Creepy moment woman feels heavy spider crawling on her in bed and catches it

A woman has left viewers horrified after showing a video of herself catching a huge spider that she felt "crawling" on her while she lay in her bed.

In a TikTok video, user @leah111222_ is holding a plastic box above the shifty spider and attempting to trap it.

The critter scurries around on her duvet before Leah pounces and manages to get it inside the box.

It then reacts in an agitated way and tries to find a way to escape while Leah scrambles to find a piece of paper to slide under the bottom of the box.

In the on-screen-caption, Leah writes: "So these are the spiders everyone keeps finding in the UK.

"It crawled up my leg as I was in bed. Where the f*** are they migrating from?"

Leah said in the comments that the spider felt "heavy" when it was crawling on her body and reckoned she would have fallen asleep without noticing if the lights were off.

Since she uploaded the clip on Thursday (September 2) it has been watched nearly 200,000 times and freaked out people with arachnophobia.

One user confessed: "I swear to god if it touched my leg I would've been in a coma."

"I would have screamed so loud and then moved house," admitted a second viewer.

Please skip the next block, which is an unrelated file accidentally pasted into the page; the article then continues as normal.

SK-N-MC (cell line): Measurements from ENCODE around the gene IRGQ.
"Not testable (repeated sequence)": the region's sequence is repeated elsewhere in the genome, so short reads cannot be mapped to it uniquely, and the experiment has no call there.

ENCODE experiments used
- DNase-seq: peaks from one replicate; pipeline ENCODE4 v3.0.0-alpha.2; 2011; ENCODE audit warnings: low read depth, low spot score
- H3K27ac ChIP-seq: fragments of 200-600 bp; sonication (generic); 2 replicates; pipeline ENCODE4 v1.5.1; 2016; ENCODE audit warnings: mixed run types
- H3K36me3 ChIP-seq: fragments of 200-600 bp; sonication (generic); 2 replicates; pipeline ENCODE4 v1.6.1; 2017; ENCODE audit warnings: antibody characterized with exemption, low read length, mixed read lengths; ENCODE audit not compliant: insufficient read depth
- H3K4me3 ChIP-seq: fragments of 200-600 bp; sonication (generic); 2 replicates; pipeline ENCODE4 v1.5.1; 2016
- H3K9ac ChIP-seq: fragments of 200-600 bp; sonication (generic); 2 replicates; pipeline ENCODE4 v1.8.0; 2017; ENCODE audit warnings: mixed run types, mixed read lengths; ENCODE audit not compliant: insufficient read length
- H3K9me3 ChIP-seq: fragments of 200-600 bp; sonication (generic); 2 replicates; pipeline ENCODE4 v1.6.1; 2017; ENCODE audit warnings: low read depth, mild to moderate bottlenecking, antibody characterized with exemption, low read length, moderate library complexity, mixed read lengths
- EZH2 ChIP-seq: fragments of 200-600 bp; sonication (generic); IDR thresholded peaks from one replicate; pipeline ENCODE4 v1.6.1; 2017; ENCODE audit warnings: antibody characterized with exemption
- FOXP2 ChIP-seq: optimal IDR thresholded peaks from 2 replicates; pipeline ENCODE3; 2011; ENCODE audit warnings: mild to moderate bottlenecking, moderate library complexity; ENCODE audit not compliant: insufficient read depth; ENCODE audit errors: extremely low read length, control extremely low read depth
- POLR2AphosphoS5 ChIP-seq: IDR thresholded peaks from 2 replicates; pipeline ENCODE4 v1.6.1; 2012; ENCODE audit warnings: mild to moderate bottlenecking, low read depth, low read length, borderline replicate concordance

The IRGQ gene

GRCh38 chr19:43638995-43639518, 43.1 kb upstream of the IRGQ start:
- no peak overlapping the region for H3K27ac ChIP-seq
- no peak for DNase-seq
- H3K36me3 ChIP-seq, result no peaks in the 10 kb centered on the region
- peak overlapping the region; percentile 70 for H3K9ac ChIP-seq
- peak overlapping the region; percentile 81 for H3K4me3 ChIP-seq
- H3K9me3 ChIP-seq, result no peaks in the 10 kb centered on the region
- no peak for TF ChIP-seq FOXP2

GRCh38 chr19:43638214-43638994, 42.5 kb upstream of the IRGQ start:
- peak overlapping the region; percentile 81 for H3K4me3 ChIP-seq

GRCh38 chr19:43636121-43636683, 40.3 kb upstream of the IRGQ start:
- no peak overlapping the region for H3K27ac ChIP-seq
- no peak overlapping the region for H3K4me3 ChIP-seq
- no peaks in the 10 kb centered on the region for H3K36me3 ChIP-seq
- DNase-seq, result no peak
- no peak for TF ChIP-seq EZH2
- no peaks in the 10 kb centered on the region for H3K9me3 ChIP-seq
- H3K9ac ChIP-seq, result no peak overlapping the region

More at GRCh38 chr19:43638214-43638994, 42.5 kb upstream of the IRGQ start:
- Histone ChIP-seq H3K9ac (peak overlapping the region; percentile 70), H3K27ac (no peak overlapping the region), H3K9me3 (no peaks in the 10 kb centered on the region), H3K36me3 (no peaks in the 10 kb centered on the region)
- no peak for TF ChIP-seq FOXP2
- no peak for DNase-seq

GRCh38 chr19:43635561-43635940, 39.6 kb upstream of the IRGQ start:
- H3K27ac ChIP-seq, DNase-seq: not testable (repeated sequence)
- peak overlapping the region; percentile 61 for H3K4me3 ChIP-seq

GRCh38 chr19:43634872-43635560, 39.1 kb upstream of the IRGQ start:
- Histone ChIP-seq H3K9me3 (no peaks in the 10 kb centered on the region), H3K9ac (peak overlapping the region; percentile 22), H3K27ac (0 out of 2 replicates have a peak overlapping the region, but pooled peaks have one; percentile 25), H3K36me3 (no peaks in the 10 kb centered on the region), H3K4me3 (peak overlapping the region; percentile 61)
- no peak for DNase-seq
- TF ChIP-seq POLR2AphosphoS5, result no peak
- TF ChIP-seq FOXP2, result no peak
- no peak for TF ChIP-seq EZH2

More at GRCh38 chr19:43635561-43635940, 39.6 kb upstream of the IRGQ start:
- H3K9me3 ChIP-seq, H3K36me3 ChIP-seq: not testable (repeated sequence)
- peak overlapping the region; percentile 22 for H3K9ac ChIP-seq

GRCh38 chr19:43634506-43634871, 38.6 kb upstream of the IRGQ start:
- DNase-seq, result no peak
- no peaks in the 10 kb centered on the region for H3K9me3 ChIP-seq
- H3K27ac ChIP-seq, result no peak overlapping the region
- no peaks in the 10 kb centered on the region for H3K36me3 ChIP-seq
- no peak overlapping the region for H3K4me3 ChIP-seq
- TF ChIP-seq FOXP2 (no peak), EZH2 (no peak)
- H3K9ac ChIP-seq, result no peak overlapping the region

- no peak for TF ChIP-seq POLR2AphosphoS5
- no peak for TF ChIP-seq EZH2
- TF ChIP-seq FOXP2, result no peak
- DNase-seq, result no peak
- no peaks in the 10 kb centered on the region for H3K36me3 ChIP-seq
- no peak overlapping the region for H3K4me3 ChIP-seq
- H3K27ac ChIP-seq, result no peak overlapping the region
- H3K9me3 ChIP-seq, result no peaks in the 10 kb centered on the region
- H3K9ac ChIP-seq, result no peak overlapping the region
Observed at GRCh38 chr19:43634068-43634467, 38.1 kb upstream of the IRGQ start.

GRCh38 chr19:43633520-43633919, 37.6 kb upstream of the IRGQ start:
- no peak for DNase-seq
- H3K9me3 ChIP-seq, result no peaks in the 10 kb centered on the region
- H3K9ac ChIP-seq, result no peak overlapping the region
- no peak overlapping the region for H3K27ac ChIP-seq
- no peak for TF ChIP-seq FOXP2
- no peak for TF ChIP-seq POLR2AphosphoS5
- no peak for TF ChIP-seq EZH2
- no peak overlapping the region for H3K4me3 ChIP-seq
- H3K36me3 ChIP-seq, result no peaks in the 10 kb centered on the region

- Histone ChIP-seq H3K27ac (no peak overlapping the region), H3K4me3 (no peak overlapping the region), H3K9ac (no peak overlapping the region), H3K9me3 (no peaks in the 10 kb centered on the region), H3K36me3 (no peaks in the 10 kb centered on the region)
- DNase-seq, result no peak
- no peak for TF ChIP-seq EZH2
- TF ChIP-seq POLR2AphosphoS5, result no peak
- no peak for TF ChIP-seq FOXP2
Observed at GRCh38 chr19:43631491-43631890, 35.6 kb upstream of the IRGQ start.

• Thousands of horny spiders to invade UK homes as arachnid season kicks off

Another user shared: "Same girl and I had to kill it on my bed and I got spider guts all over my bedsheet."

Someone else said: "I have one of these in my bedroom. I refuse to sleep anymore.

"It's not paper and cup, it's a bathtub and slate."

Meanwhile, some people attempted to identify the critter and most believed it was a native spider rather than one that had "migrated".

Someone said: "Oh that's a wolf spider I've seen a lot of 'em before everyone freaked out."

Another wrote: "Not a wolf spider, it's called a 'common house spider' and they've been around for centuries."

You are most likely to come across giant house spiders in the autumn when the males looking for females to mate with, according to Wildlifetrusts.org.

They run at speeds of half a metre per second which makes them one of the fastest spider species in the world.

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